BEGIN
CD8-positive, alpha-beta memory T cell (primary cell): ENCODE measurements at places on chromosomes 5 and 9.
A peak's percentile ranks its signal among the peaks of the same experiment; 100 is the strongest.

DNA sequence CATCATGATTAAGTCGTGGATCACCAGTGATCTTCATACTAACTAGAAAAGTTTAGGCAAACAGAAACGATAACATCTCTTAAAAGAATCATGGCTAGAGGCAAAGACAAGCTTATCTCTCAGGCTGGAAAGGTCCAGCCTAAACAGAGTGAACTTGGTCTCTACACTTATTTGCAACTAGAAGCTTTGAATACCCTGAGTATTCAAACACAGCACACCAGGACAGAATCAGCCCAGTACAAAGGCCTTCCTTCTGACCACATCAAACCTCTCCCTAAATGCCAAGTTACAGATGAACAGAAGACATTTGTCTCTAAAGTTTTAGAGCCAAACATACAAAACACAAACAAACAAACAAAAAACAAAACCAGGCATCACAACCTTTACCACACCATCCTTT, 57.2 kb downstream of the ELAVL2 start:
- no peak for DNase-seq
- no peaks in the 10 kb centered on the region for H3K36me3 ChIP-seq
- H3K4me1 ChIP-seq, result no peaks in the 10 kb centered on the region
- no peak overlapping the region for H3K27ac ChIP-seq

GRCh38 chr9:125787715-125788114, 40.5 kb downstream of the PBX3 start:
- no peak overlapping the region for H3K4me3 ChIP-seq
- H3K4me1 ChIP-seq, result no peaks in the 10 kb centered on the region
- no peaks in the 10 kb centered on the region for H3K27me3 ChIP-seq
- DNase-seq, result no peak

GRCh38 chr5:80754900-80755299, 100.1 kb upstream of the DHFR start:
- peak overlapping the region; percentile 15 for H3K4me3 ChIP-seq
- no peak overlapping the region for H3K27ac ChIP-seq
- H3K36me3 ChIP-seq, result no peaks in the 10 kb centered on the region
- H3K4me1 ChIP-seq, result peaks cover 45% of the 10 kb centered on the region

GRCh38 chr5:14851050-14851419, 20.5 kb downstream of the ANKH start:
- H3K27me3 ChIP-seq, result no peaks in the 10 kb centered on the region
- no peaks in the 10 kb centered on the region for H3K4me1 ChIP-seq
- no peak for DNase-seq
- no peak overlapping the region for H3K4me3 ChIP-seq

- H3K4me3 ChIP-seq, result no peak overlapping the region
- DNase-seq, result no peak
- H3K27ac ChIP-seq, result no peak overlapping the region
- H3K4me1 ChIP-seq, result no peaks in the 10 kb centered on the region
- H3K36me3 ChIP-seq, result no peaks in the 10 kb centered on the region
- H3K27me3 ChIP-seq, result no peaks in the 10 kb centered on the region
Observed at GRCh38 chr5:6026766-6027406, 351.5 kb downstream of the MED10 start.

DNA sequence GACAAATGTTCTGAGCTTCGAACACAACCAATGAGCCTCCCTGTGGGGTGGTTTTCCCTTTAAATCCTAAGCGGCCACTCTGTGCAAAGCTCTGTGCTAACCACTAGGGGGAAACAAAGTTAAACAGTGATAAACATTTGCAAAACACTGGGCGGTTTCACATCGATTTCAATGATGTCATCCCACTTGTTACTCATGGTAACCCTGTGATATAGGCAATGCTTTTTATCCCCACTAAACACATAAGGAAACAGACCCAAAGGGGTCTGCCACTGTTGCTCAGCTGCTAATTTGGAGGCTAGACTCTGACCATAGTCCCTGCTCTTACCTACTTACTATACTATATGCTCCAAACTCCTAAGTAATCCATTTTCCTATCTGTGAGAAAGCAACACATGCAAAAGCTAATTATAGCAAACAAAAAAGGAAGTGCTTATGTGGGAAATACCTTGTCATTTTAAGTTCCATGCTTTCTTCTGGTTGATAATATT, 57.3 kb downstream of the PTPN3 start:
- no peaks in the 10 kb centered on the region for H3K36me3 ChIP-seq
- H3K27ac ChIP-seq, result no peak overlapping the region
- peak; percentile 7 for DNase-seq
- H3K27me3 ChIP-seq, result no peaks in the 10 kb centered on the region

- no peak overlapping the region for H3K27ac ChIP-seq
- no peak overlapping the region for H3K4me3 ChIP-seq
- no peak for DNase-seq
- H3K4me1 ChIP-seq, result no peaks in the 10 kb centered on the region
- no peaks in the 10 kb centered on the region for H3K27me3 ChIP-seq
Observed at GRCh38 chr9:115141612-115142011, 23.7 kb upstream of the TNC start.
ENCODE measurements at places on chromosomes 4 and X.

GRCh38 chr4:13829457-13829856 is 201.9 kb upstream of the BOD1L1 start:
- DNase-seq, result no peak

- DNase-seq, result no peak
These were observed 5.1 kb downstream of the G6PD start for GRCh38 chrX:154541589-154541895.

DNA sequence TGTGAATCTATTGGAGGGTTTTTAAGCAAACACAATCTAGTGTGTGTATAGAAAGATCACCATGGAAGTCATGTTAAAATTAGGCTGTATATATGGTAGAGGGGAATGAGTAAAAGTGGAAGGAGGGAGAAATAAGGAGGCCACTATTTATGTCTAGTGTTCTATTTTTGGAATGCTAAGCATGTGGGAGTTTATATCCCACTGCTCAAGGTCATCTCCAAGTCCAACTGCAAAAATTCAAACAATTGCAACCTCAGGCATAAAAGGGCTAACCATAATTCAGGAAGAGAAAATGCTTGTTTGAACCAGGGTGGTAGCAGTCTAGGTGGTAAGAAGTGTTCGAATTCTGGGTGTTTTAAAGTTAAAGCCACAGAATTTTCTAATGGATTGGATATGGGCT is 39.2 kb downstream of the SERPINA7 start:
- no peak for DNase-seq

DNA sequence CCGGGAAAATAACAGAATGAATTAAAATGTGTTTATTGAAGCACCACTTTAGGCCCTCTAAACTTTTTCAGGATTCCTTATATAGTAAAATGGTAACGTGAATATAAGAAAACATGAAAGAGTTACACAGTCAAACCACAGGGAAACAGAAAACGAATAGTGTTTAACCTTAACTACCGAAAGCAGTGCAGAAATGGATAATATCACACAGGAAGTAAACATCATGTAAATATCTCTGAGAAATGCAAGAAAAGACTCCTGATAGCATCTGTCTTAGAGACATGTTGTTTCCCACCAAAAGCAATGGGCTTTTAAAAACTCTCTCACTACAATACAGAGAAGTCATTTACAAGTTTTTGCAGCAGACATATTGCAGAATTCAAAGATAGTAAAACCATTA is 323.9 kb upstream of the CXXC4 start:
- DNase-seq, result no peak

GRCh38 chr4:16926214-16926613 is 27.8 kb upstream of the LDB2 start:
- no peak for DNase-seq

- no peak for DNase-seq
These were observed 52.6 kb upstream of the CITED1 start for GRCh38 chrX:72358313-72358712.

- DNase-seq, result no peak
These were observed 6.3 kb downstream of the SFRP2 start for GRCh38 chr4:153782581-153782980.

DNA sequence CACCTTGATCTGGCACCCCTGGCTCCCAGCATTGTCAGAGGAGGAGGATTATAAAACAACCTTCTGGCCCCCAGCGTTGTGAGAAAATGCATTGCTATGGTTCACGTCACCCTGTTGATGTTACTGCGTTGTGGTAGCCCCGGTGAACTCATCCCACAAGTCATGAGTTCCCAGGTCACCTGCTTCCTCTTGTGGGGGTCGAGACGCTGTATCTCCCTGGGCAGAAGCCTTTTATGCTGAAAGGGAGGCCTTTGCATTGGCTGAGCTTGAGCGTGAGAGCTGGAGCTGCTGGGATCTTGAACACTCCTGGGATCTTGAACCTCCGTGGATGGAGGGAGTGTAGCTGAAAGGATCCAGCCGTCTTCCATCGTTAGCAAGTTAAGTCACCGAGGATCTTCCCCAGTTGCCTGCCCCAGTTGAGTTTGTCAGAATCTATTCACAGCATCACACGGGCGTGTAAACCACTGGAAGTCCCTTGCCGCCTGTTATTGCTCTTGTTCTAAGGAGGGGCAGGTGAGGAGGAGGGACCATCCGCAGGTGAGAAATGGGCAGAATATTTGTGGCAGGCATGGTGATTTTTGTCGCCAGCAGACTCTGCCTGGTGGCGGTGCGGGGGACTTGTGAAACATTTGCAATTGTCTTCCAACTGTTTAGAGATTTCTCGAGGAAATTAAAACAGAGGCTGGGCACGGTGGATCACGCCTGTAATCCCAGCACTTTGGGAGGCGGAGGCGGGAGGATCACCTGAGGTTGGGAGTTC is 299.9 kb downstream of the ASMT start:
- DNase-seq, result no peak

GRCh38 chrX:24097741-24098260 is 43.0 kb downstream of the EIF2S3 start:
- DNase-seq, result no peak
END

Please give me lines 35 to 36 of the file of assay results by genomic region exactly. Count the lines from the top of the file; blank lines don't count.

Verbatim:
- no peak overlapping the region for H3K27ac ChIP-seq
- no peak overlapping the region for H3K4me3 ChIP-seq